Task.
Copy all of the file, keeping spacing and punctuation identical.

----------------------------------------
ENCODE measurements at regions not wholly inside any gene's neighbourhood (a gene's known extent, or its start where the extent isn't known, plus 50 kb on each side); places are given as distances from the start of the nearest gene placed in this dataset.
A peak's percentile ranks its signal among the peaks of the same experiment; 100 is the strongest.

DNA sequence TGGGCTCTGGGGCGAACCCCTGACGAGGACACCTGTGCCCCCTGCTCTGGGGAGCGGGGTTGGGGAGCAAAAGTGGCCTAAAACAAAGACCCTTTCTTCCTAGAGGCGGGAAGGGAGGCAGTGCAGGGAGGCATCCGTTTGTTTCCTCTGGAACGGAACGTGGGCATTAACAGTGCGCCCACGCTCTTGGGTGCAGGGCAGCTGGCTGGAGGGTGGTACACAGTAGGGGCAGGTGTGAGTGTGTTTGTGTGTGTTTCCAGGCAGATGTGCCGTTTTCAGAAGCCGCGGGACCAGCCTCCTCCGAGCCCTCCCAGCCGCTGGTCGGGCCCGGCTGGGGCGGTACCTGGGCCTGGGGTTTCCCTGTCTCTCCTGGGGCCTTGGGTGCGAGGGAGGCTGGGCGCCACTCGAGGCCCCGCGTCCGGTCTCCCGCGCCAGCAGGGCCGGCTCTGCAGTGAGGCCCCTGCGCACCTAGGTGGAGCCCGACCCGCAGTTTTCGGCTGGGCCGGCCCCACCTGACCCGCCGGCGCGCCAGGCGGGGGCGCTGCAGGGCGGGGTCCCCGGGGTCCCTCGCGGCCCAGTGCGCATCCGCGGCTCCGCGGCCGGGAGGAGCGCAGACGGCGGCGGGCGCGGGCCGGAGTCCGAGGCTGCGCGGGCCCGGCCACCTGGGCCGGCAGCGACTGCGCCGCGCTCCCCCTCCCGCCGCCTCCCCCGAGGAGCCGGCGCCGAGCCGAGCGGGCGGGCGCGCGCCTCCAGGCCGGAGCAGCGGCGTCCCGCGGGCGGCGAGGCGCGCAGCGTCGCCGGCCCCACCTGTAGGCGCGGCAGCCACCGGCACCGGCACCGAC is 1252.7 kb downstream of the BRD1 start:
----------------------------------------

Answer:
ENCODE measurements at regions not wholly inside any gene's neighbourhood (a gene's known extent, or its start where the extent isn't known, plus 50 kb on each side); places are given as distances from the start of the nearest gene placed in this dataset.
A peak's percentile ranks its signal among the peaks of the same experiment; 100 is the strongest.

DNA sequence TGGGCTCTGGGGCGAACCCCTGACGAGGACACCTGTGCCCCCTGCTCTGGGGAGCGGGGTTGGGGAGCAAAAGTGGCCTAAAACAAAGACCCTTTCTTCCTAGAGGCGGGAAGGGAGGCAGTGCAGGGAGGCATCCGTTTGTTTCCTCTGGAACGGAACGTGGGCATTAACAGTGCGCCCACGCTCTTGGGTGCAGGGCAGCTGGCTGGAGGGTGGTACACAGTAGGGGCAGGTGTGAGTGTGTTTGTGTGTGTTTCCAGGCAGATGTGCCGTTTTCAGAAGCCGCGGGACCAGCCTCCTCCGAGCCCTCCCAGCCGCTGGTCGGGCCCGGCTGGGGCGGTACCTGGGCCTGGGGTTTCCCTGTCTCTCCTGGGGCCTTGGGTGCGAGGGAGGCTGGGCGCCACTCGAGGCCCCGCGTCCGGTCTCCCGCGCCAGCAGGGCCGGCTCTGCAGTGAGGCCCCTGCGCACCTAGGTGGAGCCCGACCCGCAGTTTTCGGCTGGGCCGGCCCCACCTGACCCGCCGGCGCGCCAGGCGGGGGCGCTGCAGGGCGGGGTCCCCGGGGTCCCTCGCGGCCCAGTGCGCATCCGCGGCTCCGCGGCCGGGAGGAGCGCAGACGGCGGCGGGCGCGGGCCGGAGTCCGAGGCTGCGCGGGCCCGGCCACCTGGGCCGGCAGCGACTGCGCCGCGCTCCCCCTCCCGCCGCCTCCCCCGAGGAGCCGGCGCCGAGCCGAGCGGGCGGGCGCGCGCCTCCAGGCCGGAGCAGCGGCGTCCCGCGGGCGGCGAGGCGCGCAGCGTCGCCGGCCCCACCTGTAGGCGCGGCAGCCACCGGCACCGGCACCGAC is 1252.7 kb downstream of the BRD1 start: